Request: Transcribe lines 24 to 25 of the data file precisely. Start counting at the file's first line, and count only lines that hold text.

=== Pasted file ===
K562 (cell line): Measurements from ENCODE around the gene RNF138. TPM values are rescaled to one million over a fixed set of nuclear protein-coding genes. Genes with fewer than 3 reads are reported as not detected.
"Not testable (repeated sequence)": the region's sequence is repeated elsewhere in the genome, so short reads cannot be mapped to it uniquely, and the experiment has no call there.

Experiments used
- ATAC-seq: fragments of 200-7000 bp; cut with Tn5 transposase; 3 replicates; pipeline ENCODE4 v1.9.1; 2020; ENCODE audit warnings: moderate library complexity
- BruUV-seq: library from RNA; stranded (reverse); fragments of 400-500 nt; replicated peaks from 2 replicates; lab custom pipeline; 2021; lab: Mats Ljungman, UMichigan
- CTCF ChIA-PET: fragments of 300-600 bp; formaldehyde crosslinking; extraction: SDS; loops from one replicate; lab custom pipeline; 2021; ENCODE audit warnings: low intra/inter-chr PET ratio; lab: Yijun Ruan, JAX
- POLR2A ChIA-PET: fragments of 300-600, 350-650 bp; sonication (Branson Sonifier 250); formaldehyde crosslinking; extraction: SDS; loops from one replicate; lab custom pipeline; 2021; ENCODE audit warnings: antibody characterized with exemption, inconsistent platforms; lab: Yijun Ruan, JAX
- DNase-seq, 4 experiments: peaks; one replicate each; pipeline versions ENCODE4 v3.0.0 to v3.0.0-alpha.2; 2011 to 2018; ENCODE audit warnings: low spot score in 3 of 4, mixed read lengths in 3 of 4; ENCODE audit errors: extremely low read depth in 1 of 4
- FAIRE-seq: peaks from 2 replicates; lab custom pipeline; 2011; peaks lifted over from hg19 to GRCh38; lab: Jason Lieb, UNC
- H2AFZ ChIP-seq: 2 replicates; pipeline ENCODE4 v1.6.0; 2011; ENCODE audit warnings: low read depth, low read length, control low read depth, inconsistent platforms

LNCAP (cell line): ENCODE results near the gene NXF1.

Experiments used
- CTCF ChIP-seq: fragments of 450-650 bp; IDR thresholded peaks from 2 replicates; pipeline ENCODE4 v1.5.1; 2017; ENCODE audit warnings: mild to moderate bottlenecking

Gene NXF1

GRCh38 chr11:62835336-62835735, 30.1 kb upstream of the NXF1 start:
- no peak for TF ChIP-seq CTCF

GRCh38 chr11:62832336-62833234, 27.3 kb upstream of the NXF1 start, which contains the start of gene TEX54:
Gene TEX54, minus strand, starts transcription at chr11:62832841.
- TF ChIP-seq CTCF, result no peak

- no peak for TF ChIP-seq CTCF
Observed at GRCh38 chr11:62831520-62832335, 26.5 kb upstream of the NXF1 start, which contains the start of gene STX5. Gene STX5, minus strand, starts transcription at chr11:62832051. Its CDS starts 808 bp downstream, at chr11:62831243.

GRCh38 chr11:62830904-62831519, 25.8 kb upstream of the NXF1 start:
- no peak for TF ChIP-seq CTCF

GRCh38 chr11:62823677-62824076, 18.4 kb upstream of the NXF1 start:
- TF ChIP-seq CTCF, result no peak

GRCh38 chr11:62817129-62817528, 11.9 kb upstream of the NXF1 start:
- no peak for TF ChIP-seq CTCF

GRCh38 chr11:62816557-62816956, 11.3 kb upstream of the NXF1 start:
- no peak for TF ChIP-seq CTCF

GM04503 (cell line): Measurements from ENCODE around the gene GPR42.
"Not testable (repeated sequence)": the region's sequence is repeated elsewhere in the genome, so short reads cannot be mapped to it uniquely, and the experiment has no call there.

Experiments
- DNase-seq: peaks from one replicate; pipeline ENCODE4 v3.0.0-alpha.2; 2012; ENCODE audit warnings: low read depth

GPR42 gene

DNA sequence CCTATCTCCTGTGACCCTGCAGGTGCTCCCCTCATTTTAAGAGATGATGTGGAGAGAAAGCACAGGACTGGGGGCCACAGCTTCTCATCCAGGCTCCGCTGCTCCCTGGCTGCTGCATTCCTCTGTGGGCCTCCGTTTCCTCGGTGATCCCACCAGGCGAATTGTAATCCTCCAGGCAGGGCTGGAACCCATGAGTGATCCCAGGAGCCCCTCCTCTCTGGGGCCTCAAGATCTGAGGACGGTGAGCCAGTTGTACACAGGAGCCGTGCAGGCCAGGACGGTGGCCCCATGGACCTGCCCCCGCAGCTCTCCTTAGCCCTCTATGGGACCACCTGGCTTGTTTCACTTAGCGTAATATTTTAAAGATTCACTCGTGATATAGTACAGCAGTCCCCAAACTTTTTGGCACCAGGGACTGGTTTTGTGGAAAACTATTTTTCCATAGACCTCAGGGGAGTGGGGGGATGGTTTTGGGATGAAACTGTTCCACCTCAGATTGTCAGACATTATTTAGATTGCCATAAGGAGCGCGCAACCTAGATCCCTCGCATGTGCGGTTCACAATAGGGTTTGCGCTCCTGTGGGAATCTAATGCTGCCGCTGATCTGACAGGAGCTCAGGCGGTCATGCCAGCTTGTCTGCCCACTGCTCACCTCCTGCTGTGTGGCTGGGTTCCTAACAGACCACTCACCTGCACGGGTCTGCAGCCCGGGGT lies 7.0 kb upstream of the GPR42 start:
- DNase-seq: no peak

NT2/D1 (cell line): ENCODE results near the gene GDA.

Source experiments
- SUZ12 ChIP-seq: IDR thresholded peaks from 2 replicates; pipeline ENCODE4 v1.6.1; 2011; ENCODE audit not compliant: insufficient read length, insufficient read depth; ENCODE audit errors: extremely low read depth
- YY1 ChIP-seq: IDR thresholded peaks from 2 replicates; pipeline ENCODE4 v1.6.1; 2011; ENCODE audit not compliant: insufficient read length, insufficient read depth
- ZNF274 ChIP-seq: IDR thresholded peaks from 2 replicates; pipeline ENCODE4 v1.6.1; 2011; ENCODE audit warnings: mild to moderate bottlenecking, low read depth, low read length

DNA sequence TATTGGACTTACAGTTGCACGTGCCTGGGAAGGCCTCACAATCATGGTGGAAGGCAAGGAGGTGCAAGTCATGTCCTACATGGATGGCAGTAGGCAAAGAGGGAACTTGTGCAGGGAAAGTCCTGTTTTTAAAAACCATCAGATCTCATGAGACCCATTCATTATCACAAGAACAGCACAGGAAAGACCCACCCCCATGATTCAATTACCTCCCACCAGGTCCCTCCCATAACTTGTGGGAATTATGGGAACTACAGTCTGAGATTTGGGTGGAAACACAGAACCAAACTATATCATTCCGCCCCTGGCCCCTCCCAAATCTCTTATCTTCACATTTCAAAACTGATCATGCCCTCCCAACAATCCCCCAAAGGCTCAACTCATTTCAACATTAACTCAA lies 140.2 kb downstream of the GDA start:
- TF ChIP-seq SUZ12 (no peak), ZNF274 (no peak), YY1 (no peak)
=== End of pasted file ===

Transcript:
GRCh38 chr11:62823677-62824076, 18.4 kb upstream of the NXF1 start:
- TF ChIP-seq CTCF, result no peak